U.S. online sales are expected to reach $124 billion this holiday season.

It’s official, the holiday season is here.

The Christmas season, which runs from November 1 through December 31, is a great boost for commerce. According to Statista, the United States’ retail industry generated over three trillion U.S. dollars for the first time during the holidays in 2013, but as years go by, business just finds a way to grow.

A recent forecast from Adobe Analytics found that the holiday season could experience a slight acceleration from the 14.7% YoY growth seen last year.

E-commerce, on the other hand, is projected to outpace the total of retail with growth between 4.3% YoY and 4.8% YoY, said the National Retail Federation.

For Thanksgiving Weekend, which runs from Thanksgiving Day through Cyber Monday and includes Black Friday, online sales are set to rise to 19%, racking up a total of $23.4 billion in US e-commerce sales in this five-day period.

Adobe also predicts that 18% of online orders will be shipped and returned over the holidays, a significant bump from the 5% rate seen year-round.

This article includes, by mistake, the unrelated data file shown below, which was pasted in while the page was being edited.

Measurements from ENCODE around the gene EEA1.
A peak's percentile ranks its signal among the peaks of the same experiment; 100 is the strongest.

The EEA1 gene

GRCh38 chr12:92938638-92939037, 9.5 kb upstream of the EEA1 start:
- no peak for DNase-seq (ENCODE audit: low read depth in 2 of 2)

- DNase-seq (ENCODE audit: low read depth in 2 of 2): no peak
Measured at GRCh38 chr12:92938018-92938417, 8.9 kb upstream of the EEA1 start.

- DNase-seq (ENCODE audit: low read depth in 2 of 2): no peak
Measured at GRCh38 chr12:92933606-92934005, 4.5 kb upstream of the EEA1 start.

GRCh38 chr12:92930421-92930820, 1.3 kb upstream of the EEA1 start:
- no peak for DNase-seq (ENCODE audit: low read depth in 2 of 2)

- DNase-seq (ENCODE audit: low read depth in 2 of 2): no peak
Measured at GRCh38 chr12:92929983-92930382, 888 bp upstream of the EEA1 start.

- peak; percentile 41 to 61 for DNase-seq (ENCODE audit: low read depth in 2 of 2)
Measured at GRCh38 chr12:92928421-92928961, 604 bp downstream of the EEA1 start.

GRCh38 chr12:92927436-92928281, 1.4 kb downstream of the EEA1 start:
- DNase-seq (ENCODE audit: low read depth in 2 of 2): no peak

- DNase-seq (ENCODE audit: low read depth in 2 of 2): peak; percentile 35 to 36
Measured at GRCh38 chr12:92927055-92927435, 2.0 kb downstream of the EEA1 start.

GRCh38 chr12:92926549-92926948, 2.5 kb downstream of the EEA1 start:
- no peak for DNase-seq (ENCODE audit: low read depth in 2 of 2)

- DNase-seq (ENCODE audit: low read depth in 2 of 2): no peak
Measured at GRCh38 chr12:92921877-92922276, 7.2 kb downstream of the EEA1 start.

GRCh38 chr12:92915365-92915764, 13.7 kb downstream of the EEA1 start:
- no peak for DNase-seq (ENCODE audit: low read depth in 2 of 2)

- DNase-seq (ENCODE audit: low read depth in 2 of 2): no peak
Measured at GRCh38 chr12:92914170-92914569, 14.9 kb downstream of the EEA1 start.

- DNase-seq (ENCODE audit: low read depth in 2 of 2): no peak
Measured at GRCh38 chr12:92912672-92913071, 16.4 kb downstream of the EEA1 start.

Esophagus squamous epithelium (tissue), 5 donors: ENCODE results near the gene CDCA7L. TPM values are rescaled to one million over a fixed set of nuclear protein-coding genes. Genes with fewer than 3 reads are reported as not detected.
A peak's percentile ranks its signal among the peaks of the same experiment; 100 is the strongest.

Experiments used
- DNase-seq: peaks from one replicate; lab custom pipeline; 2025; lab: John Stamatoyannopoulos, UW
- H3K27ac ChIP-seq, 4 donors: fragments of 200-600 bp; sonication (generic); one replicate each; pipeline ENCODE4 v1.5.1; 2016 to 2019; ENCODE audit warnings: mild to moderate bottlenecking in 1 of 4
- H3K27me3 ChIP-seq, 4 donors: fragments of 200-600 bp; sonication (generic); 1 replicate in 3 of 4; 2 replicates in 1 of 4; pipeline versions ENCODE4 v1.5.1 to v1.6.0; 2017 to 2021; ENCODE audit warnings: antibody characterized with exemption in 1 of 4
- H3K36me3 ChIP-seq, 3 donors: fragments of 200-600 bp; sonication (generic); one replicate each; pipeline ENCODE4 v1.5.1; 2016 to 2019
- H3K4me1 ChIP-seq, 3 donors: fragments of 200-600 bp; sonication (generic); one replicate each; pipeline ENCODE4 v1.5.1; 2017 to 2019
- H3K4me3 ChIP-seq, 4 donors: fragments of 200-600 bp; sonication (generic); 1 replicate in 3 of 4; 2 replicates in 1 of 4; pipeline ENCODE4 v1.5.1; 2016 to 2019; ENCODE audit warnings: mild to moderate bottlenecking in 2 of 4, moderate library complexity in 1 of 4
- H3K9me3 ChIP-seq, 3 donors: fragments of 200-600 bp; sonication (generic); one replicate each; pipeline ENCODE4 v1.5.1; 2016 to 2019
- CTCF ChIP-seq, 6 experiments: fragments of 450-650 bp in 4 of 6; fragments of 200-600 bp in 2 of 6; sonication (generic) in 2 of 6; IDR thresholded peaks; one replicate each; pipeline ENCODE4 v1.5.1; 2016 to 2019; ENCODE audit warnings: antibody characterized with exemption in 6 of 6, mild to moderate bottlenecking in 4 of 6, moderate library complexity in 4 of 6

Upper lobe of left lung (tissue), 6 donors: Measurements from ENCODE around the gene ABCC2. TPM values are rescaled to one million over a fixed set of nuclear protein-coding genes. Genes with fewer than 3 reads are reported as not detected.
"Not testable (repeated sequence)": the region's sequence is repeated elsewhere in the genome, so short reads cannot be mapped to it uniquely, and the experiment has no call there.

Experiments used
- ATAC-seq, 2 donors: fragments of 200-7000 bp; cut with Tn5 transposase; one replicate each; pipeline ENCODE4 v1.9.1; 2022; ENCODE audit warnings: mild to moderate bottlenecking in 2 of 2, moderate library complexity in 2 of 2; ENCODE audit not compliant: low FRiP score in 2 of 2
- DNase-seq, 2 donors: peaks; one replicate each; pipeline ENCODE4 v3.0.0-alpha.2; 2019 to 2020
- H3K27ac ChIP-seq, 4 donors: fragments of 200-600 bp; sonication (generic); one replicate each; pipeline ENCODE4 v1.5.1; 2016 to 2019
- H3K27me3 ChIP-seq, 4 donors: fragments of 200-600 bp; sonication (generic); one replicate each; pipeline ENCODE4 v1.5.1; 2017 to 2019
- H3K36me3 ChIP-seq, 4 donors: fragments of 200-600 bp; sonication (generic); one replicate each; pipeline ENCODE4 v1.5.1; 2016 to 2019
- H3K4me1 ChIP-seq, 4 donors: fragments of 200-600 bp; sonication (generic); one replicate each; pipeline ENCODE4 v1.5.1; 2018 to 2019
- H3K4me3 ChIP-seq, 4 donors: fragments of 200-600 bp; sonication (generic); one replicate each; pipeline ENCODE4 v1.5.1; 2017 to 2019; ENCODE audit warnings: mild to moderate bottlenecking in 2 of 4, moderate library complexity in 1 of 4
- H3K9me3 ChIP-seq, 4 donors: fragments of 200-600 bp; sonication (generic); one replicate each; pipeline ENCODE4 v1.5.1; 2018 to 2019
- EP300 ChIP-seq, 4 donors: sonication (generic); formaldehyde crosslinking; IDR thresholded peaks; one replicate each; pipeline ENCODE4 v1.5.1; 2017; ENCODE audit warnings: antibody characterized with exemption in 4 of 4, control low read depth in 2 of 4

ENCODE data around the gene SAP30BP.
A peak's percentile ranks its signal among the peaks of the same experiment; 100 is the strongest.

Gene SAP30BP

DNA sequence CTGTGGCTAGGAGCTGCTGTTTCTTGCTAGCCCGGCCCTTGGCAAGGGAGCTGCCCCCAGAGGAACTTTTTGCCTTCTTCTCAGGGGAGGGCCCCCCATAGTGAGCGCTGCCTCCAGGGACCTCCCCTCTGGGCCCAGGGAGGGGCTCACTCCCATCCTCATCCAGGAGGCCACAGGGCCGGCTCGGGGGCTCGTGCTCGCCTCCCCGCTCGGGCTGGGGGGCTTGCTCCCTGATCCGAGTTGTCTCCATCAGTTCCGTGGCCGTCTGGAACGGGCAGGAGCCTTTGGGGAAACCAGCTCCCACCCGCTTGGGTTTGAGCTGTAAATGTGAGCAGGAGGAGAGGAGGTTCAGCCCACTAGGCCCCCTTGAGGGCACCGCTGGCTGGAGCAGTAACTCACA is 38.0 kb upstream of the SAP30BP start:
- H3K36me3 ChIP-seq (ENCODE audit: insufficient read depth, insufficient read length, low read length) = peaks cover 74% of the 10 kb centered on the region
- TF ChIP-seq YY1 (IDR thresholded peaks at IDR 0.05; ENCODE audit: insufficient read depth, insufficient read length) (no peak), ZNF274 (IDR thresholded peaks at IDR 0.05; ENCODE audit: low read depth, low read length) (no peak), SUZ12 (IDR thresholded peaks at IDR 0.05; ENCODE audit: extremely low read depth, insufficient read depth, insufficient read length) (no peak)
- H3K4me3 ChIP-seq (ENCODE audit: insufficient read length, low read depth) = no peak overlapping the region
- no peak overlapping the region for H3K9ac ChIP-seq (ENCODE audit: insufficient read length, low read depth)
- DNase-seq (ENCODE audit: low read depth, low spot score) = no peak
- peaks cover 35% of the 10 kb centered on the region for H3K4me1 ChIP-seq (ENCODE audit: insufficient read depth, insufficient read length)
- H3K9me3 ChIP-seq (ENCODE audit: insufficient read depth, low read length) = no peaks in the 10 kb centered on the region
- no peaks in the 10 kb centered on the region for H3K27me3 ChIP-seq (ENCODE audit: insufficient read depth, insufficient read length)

Adobe expects the period of 7 p.m. to 10 p.m. PT on Cyber Monday to bring in more online revenue than an average full day in 2018 — this because of the extreme increases in traffic and purchases.

A demand that also requires efficiency

There’s a lot retailers can win from the holiday season, but there’s also a lot they can lose.

Retailers have to make sure that their websites are able to handle a large volume of online visitors in order to avoid malfunctions and downtime that can turn into lost sales or alienated customers.

Numbers don’t lie. Retailers must capitalize if they want to secure a strong online performance for the holidays.

Data from Statista claims that in 2017, retail e-commerce sales during November and December amounted to $72.3 billion during holiday season, up from $63.1 billion in 2016.

Holiday season desktop retail e-commerce sales value in the United States from 2005 to 2017 (in billion U.S. dollars)